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Measurement:

Volume Test -- Let's Roll!

 

Today's Snack: Since today's math activity has to do with a roll, why not have a sweet roll with a big glass of orange juice?

 

--------------------

 

Supplies:

One piece of 9" x 12" heavy construction paper

Scissors | Scotch tape | dry rice or dry beans | measuring cup

 

 

Volume means how much space something takes up. It measures in three dimensions - height (or length), width, and depth.

 

Let's see if something tall and skinny can hold as much as something short and wider.

 

First, cut the paper in half so that you have two pieces, 9" x 6". You might want to fold it and crease it first, to make your cut straight.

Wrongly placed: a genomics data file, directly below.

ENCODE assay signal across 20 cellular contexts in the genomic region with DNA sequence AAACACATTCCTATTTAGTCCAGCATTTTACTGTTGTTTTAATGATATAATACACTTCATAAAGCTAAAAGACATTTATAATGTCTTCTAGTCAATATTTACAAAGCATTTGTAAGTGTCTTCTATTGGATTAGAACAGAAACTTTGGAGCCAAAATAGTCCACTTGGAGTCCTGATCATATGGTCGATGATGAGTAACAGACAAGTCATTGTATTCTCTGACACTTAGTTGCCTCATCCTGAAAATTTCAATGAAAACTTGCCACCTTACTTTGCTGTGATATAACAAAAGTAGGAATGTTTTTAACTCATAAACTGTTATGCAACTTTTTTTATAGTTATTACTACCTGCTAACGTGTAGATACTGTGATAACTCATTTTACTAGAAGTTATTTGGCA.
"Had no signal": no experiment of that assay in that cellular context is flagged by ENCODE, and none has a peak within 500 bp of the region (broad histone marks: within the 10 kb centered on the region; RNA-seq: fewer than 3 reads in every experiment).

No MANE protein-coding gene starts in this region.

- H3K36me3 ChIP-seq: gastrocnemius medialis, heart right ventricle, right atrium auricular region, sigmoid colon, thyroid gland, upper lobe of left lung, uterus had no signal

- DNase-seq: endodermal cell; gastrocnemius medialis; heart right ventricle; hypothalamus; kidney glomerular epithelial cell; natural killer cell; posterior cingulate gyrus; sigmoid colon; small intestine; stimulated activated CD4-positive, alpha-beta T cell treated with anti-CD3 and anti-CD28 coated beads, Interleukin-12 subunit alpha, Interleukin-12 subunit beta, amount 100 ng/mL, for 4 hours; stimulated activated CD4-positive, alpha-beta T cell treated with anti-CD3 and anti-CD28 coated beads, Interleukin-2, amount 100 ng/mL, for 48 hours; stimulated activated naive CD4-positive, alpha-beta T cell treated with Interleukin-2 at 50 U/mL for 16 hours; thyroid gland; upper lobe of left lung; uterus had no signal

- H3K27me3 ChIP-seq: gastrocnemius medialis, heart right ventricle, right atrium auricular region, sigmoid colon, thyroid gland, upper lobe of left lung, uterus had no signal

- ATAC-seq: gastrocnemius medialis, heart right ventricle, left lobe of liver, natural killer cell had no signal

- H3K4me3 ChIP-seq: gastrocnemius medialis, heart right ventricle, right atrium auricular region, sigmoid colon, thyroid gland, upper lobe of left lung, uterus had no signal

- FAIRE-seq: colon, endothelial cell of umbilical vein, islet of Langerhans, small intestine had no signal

Both pieces have the same area - which means how much space a flat surface covers. Area measures only a flat surface's height (or length) and width. To find out the area of these two pieces of paper, you multiply 9" x 6" = 54". Each has an area of 54".

 

Now let's find out if they have the same volume, too. Roll up both pieces of paper into a tube or cylinder, and tape securely. One should be rolled up the long way, so that it becomes taller and skinnier. The other should be rolled up the short way, so that it becomes shorter and wider.

 

The question is, does each tube hold the same amount?

 

First, make your guess.

 

Then, fill each one with measured cups of dry rice or beans. Keep track of how many cups, or fractions of cups, you used to fill each tube.

 

Did you guess right, or wrong?

 

Are you surprised by this?

 

Can you see practical applications in the real world for knowing this fact about area and volume?

 

 

By Susan Darst Williams www.AfterSchoolTreats.com Math 2010

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